TALLAHASSEE, Fla. – Today, Governor Rick Scott announced the Florida Department of Environmental Protection (DEP) and the Florida Water Management Districts have identified 40 springs projects that will receive $50 million as part of the 2017-2018 Fighting for Florida’s Future budget. The $50 million in Legacy Florida funding for springs restoration projects was included in Governor Scott’s recommended budget and approved by the Legislature during this year’s legislative session. These projects will help improve water quality, recharge water flow and protect habitat in Florida’s iconic spring systems.
Governor Scott said, “Florida is home to some of the most beautiful springs in the world, and protecting these natural treasures is incredibly important for our state’s families, environment and economy. Last year, I was proud to sign the Legacy Florida bill to establish a dedicated funding source for springs protection and I am glad that investment is continuing with $50 million for springs restoration projects across the state this year. Springs protection will remain a priority so that Florida’s future generations will continue to enjoy these unique natural treasures.”
DEP works with water management districts to identify projects that will improve the quality of Florida springs and provide a good return on investment. Many of these projects include matching funds from various local partners. Combined with match funding from Florida’s water management districts and local partners, the investment in springs projects will total more than $94 million during the 2017-18 fiscal year. Since Governor Scott took office, more than $365 million has been invested in Florida’s springs, the highest amount of funding in Florida’s history.
DEP Secretary Noah Valenstein said, “Thanks to the continued commitment of Governor Scott and the Florida Legislature in securing a dedicated funding source for springs restoration and protection, we can continue to focus on completing strategic acquisitions and projects that will produce real benefits for our spring systems. I look forward to continuing to work with the Governor and Legislature, the water management districts and partners in the environmental, agricultural and local communities to conserve and protect Florida’s iconic springs.”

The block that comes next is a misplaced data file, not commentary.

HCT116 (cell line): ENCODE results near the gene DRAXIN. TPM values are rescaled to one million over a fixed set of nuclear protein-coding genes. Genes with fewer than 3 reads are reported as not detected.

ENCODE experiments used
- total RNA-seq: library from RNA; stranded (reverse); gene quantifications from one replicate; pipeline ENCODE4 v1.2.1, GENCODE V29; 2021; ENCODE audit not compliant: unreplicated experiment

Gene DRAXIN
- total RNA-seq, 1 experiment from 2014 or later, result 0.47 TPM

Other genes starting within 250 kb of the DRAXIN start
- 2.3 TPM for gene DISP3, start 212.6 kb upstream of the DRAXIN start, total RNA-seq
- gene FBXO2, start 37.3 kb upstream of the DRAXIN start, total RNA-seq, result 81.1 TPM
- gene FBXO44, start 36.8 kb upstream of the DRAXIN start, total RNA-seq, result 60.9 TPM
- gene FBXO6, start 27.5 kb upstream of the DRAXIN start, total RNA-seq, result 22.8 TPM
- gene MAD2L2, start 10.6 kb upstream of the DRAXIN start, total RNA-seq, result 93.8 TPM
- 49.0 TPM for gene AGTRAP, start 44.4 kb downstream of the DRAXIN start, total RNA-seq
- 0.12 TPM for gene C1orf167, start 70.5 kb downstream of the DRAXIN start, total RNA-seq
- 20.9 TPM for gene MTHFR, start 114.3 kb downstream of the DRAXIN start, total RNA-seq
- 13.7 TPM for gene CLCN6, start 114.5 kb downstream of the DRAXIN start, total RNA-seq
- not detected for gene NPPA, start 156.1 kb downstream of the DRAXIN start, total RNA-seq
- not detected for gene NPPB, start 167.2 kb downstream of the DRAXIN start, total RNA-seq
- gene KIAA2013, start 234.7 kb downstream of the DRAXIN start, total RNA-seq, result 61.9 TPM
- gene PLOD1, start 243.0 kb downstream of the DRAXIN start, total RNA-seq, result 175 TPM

As part of these springs projects, the state is launching three new Springs Protection Land Acquisition Initiatives, with a total of more than $6 million allocated for land acquisitions to protect Wakulla Springs, Econfina Springs and springs along the Suwannee and Santa Fe rivers. An additional $2.5 million will be allocated toward a conservation easement that will ensure land protection and nutrient reduction benefits for De Leon Spring.
Senate President Joe Negron said, “Restoring and protecting Florida’s springs is essential to fully and faithfully implementing the Water and Land Conservation Amendment passed by Florida voters in 2014. Legacy Florida ensures dedicated, annual funding for this critical effort. Governor Scott has been a strong advocate for preserving Florida’s environment, particularly our Springs, and I appreciate his ongoing leadership and support of our Legacy Florida initiative.”
House Speaker Richard Corcoran said, “Our springs provide beauty, drinking water, jobs, and an identity for many communities. We will continue to fight, along with the Governor, for the protection of this distinctly Floridian natural resource.”
Other restoration and protection projects that have been identified for funding this fiscal year will enhance water quality through wastewater, stormwater and runoff pollution control projects, including septic tank conversion and agricultural partnerships. Projects to expand water reuse and improve aquifer recharge rates will also help ensure the protection of Florida’s groundwater supply.
The 40 statewide projects include:
- Southwest Florida Water Management District: Kings Bay (Citrus County) sewer extension and reuse project – This project will improve water quality in Kings Bay by supporting the construction of a sewer main extension to remove septic systems and route 2 million gallons per day of reclaimed water out of the springshed.
- Northwest Florida Water Management District: Wakulla Springs (Wakulla County) septic connection projects – These projects will improve water quality in Wakulla springs by connecting more than 370 residences currently on septic tanks to an existing central sewer service.
- St Johns River Water Management District: Silver Springs (Marion County) wetland treatment and recharge project – This project will increase the flow of Silver Springs by receiving and treating excess reclaimed water and stormwater, providing 3 to 5 million gallons per day of recharge.
- Suwannee River Water Management District: White and Blue Sink springs (Suwannee County) wastewater improvement project – This project will improve water quality for two springs along the Suwannee River by providing advanced wastewater treatment and eliminating 32 commercial septic tanks.
A complete list of the springs protection projects funded by the Fighting for Florida’s Future budget can be found HERE. These projects will be considered by the water management district Governing Boards as part of their upcoming budget hearings. More information is also available on springs projects funded during the FY 16-17 year and FY 15-16 year.